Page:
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[Page 162]

The History of the Massada

by Dr. Leo Schächter (Tel Aviv)

Translated by Jerome Silverbush

One should really apologize for writing the history of the Massada. However, we are not dealing with the history of a party or movement which had an important influence on the events in our city Czernowitz. I find the justification for writing this essay in the unique character of the Massada, which understood, despite its relatively small number of members, how to create something new and how to lead men in a Jewish spiritual direction, who without Massada would have remained alienated from Judaism.

What was new and unique about the Massada, which in March 1932, inspired young professional men to found a new association? Weren't there enough association? Perhaps these young men experienced stronger than others the contradictions in exterior life and the contrasts in their interior lives and this led to constant conflict for these men. Growth means nothing more than a fight of the contrasts and contradictions and it is necessary for our intellectual and spiritual development that there is not a 100% agreement. And these searching young men lacked exactly that balancing reconciling element. They thought they had found it in the true, genuine friendship. This basic element of every human relationship is unchanging in a changing environment, steady during the altering of our life's situation. These young men first looked at what existed. There were enough parties and all these young men lived in a happy family relationship. Why was the society of the family or the party not enough for these young men? Again, we can look to the contradictions in the nature of these individuals. The indivisible individual seeks at the same time, to be a part of society, which under certain circumstances is prepared to sacrifice a part of his personal freedom or even his life (a pathological special case is the great love). Often the fear of the freedom is the motive for an individual seeking the “chains” of “bondage” in an organization.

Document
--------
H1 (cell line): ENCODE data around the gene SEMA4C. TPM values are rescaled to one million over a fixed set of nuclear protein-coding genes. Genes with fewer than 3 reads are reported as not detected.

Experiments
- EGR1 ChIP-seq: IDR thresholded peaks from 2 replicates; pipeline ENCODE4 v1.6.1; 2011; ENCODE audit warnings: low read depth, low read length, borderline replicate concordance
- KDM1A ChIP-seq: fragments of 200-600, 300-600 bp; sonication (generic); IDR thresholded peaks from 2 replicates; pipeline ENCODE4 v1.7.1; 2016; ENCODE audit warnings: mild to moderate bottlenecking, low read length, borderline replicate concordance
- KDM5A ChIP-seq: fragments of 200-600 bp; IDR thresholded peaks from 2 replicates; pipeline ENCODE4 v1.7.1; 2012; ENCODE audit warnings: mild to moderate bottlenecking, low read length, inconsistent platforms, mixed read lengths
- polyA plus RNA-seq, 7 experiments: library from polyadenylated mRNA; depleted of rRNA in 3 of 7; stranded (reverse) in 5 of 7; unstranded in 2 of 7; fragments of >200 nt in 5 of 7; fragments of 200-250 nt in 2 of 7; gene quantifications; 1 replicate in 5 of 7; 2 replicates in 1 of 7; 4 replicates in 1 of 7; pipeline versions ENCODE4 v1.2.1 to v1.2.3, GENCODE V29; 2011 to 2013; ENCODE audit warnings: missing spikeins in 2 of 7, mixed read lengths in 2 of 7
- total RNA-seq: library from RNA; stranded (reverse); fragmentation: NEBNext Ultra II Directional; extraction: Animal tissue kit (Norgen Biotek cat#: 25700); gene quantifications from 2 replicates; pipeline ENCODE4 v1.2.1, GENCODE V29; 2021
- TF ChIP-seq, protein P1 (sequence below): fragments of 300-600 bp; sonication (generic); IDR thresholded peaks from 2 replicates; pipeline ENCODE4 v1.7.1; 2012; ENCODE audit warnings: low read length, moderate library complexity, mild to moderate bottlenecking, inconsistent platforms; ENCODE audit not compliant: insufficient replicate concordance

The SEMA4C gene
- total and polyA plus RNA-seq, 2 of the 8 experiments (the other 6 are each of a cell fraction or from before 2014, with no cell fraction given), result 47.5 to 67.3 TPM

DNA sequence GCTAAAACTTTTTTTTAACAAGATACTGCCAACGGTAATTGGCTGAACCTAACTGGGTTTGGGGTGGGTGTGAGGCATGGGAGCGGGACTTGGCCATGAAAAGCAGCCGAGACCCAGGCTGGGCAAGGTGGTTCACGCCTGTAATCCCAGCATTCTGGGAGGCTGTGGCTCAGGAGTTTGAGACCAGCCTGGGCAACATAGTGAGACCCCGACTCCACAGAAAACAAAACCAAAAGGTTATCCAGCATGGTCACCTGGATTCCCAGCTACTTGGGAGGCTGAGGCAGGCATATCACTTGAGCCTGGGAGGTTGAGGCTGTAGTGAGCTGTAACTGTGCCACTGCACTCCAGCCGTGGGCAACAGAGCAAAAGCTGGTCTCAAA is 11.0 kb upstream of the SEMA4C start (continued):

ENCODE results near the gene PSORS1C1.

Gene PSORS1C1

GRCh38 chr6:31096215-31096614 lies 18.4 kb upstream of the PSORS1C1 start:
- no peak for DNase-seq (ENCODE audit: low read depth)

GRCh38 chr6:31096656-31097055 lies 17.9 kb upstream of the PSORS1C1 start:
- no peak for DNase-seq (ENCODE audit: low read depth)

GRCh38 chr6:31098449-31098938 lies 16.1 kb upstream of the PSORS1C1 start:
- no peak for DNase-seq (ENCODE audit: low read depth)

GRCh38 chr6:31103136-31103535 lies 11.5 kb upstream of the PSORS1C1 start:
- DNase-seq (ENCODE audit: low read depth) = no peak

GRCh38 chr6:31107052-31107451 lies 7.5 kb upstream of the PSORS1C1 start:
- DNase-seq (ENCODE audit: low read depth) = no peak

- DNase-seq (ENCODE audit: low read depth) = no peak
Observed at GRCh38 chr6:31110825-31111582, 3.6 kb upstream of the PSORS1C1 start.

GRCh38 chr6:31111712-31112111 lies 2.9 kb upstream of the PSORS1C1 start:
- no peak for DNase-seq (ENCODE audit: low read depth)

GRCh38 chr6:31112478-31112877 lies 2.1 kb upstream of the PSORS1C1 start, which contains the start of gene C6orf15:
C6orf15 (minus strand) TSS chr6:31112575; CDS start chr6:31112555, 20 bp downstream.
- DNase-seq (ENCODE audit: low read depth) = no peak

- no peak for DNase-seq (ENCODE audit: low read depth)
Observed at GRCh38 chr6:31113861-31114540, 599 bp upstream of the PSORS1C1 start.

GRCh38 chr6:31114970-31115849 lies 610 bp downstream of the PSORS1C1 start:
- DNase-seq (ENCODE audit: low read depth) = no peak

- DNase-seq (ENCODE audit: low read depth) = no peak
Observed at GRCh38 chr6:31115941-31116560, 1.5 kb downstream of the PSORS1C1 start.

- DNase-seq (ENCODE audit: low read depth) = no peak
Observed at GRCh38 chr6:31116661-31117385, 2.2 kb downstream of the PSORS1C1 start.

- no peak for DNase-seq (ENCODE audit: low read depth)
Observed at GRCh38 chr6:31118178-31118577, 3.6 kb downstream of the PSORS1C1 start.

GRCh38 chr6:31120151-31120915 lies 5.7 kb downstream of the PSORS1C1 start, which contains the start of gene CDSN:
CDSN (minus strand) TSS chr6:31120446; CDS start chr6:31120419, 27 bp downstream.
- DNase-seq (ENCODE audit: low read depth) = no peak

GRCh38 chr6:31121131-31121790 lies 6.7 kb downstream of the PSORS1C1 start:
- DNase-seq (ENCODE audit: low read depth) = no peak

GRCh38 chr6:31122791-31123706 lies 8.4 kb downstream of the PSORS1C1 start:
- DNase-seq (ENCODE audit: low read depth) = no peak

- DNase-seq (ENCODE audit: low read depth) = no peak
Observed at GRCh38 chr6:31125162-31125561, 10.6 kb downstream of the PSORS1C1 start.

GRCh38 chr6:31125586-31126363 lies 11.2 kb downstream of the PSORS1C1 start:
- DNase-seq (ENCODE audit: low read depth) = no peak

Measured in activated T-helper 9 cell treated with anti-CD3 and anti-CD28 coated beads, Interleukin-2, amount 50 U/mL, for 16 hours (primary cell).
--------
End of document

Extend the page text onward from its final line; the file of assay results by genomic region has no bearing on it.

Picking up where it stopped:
The family because of its over-strong ties doesn't provide release from this individual fear, and the party, because of its to impersonal position creates in the individual a further need for personal ties.

In order to satisfy this strong need, these young men sought a new, true, to be created bond of friendship. The common tie, in spite of all contradictions, the uniting link, in spite of all contrasts should be friendship.

Children, generally make friends easily. Wouldn't it be a gamble, though, for a grown person to seek friendship in an organization that was yet to be created? The need was there and the attempt had to be made and this was the new and unique in the founding of the Massada.

In March of 1932, several friends met in the house of Dr. M. Wiesenthal in Czernowitz: Dr. N. Getzler, Dr. C. Lindenbaum, Dr. L. Rappaport, Dr. Jakob Geller, Dr. L. Engler, Dr. Sigmund Last, Dr. P. Katz, Dr. L. Wiznitzer, N. Landau, Prof. H. Teller, Dr. Salzinger, Dr. M. Reifer and Dr. L. Schächter.

The purpose of this first meeting was to create something that young men in their need for their intellectual and social lives, in which political fights were to be completely excluded.